The government announced yesterday that a (nother – groan) Green Paper on social care will be published by Spring 2018. However, it says quite clearly that the Green Paper will set out ‘its proposals to reform care and support for older people.’ It goes on to explain the chief rationale for the Green Paper Reform as being that ‘the realities of an ageing society mean that we must reach a sustainable settlement for the long-term.’ However, the announcement also says:
Whilst the Green Paper will focus on care for older people, the Government recognises both the challenges faced by people of working age with care needs and the many common questions about the sustainability of the care system…..to ensure that issues for working-age adults with care needs are considered in their own right, the Government will take forward a parallel programme of work, led jointly by the Department of Health and the Department for Communities and Local Government…’
My Twitter feed suggests many providers and disability organisations are viewing this extremely negatively. The looming crisis in funding connected to pay for overnight care may be behind this – it appears the government is allowing political imperatives to dictate its focus and to relegate younger disabled people in order of priority.
BUT…. (and its a big but because I am hedging), the debate on the long-term funding of social care has not served the interests of younger disabled people at all well for as long as I can remember. The principal driver is the ageing population and in particular the growth in the population of over 85s. The chief policy questions have been either how to avoid older people prematurely requiring the NHS or ‘bed-blocking’ in hospitals when they can’t go home, pushing policy inexorably towards transforming social care into ‘healthcare in the community’ under the rubric of integration and on how much of people’s assets they should be required to use up to pay for social care either before or after they die. These issues have framed the debate about both the form social care should take and how it should be paid for in future. Yet these are largely irrelevant questions when it comes to younger disabled people. In fact, the questions surrounding how to ensure a sustainable system of support for younger people have been rarely discussed, it at all in recent years.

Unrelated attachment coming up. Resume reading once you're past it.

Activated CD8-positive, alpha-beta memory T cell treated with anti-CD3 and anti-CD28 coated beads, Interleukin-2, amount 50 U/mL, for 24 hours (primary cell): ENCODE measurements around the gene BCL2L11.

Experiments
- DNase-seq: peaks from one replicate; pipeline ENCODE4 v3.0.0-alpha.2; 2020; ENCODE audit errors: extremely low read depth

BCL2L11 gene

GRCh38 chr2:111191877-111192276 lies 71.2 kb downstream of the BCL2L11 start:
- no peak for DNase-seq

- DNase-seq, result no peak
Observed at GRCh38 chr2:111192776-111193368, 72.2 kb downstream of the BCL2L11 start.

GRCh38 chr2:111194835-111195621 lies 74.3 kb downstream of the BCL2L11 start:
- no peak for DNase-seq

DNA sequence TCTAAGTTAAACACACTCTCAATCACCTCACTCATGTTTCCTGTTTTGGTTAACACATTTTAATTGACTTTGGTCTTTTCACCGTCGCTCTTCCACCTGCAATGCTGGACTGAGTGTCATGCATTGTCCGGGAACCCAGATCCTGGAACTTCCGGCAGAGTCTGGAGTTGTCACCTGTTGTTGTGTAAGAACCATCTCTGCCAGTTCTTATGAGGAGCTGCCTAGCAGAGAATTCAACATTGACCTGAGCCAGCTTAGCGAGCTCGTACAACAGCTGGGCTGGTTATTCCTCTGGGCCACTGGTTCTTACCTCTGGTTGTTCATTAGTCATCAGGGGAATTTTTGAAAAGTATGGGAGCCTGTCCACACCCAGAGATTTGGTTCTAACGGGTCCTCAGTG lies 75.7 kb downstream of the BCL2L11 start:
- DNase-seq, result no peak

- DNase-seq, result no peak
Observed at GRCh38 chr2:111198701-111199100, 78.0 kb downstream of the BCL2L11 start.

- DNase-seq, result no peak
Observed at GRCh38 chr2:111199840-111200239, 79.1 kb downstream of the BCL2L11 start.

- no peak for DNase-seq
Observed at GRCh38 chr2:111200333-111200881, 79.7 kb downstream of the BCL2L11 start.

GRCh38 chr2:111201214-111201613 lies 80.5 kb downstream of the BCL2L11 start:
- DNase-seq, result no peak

So, perhaps a cautious welcome would be wise, on the proviso that these will genuinely be parallel processes, and not a case of kicking funding of social care for younger disabled people into the long grass.
The opportunity and challenge right now is arguably not to bemoan this separation but to take advantage of it by striving to frame the debate concerning younger disabled people. I was struck in particular by this in the government’s announcement:
‘To achieve reform where previous attempts have failed, we must look more broadly than social care services alone, and not focus narrowly on questions of means-testing, important though these are. Our vision for care must also incorporate the wider networks of support and services which help older people to live independently, including the crucial role of housing and the interaction with other public services’
There are many blogposts on this site encouraging the same approach when it comes to younger disabled people. To really make this new process count, we might wish therefore to say with one voice to government that social care should not be our starting point – independent living should be. More specifically, to turn the government’s analysis on its head, the question isn’t how to brigade wider supports to the ends of ‘social care’ but rather to think about how what we now call social care can be integrated into a single system of personalised support, spanning personal care, employment, education, health (potentially some benefits) and so on and how social inclusion can be achieved through people’s increased participation in the common domains of associational life (work, education, leisure, politics, religion, family life, online etc).
And of course, we have to get serious on the question of finance. I fail to see how social insurance, equity release or asset-based funding options offer anything practical or fair for younger people. Paying via general taxation has to be on the table and I would argue that pushing for this in order to invest in a fully integrated system of support, drawing together existing services and benefits (already paid for by general taxation) would be more successful than trying only to argue for a major uplift in public spending on social care as it is presently understood.
As a starting point, the government likes to tell us that it spends £50 billion of public resources a year for a range of different benefits and services for disabled people. As my good friend Rich Watts suggests: hand it over, hand it over, hand it over.